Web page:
What foods are native to Britain

Every so often, somebody starts a campaign to run some non-native plant out of Britain. With a few, that makes sense–when they got loose in this new climate they turned hazardous, choking out native growth, growing through the foundations of houses, running for parliament so they can run other non-native plants out of the country. But setting those few aside, the rest of it, I suspect, is about returning Britain to some imagined state of purity. 

But what really is native? For the sake of simplicity, let’s stick with food.

This comes with a warning: The further back in time we go, the sketchier the notes people left behind. So I can’t guarantee 600% accuracy. Take it–as is appropriate for food–with a grain of salt.

 

A rare relevant photo: St. John’s Wort, which isn’t used as a food but is traditionally medicinal. It’s native to Britain but a couple of varieties were introduced in the 17th century. So it’s native but also not. Nothing’s ever simple, is it?

Imports

The first chicken bones show up in the Bronze Age–around 800 B.C.E. That makes them–not to mention their eggs–foreigners.

The Romans (start counting in 43 C.E.) brought rabbits, pheasants, and brown hare (not to be confused with brown hair, which was already present). Also cabbages, leeks, onions, garlic, basil, thyme, turnips, walnuts, and grapes. And alexanders, which went wild. Foragers still eat them and everyone else pretty much ignores them. They’re sometimes called wild celery. 

Incomers, the lot of them.

As an aside, by the time we get to the medieval era, cabbage was peasants’ food and not fit for the upper classes. It was thought to cause melancholy and nightmares but also to cure drunkenness. 

According to one source the Saxon word for February was Sprout Kale–the month when the cabbages sprout. If you’re not a fan of kale, you can blame it on the Saxons. It won’t be fair, but it’ll keep your mind off worse things. (Another source says it was April, but it’s outvoted. Let’s go with February. It’s shorter, and I’m not a big fan of kale.)

You won’t find sugar until 1099–or at least you won’t find it mentioned until then–and for a long time it was the wildest of luxuries. From the 12th century through the 15th, you’ll find monasteries cultivating apples and pears. Or you’d find them if you could get back there. They would’ve been luxuries.

Turkeys and rice showed up in the Tudor period, and potatoes, corn, and tomatoes didn’t arrive until Europeans started bothering the New World. 

Beets–or as the British call them, beetroot–probably came from the Mediterranean. Broccoli showed up around 1700, chocolate bars around 1847, and baked beans in 1886.

Yes, I did switch from raw ingredients to processed food. You’ve got to keep an eye on me every minute. I’ll pull a fast one on you every time.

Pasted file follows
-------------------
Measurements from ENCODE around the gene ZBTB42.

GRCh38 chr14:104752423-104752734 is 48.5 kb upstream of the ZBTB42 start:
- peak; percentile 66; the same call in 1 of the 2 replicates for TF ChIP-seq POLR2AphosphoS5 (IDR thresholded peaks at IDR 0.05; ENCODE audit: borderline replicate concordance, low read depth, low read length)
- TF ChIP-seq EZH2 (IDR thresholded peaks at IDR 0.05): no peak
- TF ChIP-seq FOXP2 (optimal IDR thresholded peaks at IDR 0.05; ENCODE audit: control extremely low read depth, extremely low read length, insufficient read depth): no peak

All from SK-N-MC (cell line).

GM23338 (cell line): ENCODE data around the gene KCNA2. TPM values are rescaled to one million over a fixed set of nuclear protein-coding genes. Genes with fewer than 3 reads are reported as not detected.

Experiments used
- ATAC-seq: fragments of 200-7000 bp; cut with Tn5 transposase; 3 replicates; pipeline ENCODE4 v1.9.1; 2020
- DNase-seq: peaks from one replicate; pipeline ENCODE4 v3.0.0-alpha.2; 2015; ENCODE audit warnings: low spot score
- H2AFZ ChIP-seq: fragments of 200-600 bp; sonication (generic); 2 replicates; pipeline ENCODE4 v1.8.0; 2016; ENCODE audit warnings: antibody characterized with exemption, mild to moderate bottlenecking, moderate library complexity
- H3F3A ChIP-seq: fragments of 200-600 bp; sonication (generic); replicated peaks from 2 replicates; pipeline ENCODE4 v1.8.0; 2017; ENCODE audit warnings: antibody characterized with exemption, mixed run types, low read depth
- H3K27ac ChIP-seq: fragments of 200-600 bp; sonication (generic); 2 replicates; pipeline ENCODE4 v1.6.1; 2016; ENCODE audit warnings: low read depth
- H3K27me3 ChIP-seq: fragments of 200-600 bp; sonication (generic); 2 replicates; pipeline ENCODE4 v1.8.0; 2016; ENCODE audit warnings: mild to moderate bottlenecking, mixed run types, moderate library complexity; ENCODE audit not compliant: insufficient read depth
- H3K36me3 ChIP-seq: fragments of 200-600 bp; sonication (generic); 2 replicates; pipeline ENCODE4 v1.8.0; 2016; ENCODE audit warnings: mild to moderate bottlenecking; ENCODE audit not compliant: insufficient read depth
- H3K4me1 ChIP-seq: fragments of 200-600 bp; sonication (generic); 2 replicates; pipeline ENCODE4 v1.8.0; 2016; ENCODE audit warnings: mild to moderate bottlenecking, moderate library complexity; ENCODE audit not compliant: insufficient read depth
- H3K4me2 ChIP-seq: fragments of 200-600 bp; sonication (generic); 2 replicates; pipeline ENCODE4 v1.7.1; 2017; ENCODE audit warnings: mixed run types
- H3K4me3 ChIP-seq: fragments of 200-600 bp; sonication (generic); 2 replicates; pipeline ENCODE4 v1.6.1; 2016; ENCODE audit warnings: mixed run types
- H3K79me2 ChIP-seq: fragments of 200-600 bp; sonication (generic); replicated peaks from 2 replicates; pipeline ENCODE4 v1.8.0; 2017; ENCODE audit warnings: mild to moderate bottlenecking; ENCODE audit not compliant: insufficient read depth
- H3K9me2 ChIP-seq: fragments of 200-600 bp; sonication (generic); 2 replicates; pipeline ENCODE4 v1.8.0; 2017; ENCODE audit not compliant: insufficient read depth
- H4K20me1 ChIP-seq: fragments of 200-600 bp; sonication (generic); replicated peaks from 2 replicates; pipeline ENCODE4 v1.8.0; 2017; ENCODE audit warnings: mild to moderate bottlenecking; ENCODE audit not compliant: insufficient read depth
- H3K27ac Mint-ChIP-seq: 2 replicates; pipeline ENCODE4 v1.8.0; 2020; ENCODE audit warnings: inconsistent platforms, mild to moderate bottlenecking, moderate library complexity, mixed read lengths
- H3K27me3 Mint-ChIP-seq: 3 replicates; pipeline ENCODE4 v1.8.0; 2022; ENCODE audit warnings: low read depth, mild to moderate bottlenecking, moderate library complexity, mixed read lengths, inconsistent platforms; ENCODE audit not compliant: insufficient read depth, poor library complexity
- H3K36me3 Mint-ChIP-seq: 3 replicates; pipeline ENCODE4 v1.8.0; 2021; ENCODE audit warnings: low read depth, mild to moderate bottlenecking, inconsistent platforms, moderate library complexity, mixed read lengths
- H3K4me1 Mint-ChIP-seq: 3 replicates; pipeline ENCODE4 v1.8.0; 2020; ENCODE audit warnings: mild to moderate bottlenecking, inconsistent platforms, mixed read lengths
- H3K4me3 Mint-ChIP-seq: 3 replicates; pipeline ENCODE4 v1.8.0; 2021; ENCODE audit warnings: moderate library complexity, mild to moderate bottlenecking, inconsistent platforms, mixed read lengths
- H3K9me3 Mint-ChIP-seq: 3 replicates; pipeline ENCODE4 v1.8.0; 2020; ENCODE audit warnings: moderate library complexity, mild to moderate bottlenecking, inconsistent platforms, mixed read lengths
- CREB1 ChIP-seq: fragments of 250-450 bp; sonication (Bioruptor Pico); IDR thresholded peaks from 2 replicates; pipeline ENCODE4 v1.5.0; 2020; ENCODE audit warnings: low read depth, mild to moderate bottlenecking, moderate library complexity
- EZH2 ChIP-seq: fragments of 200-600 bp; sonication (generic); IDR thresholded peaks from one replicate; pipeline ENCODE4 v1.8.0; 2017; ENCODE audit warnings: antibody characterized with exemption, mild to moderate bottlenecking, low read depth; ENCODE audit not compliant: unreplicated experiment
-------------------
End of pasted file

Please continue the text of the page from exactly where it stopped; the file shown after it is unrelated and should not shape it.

Native foods

Wild carrots do grow in Britain and as far as I can untangle things they’re native, but a foraging guide describes them as tough and stringy. You’d want to put these in stews, not eat them raw. The plant they come from is also called Queen Anne’s lace and looks a lot like hemlock, which is toxic, so I wouldn’t recommend munching your way through the hedgerows hoping to figure out which is which. 

Cultivated carrots seem to have wandered into England in Elizabethan times, so they’re not exactly native. Emphasis on seems. I got that from a site whose information appears to be solid but whose writing is murky. 

Peas? Probably native, although some people argue that the Romans brought them. 

Of course, someone out there would surely argue that the Romans brought Nintendo. I’d make the argument myself, but I’m trying to keep this brief. 

Cultivated peas are related to vetches, a category of wildflower that does well in Britain without human interference. The early ones would’ve been smaller than the peas we know, and probably bitterer. And if we’re to judge from that last adjective, harder to pronounce. The best thing to do with them would’ve been to put them in pottage–something eaten widely in medieval Britain and varied enough that if you think of it as anything that can be tossed in a pot and cooked with liquid, you won’t go too far wrong. 

It’s not until you get into Tudor times that peas become sweeter and the elite start eating them as a delicacy.

Oats, rye, wheat, and barley are all native. As is brewing alcohol from at least some of them and getting shitfaced. 

Native fruits would’ve been small purple plums, sloes, wild currants, brambles (that means blackberries), raspberries, wood strawberries, cranberries, blackberries, redberries (no idea what this is; they’re probably red), heather berries (Lord Google tells me they’re edible but nasty), elderberries, rowan berries (edible if cooked; toxic when raw), haws, and hips (that’s probably rose hips). To summarize, the native fruits ran the gamut from delicious to nasty.

The wild apple, crabapple, and cherry would might have been rare or absent, although the British apple seems to have predated the Romans. You notice how much of a workout the word probably is getting? Not as much as it should’, I expect. 

We haven’t talked about the nuts and leaves, but let’s skip them, okay? 

78 thoughts on “What foods are native to Britain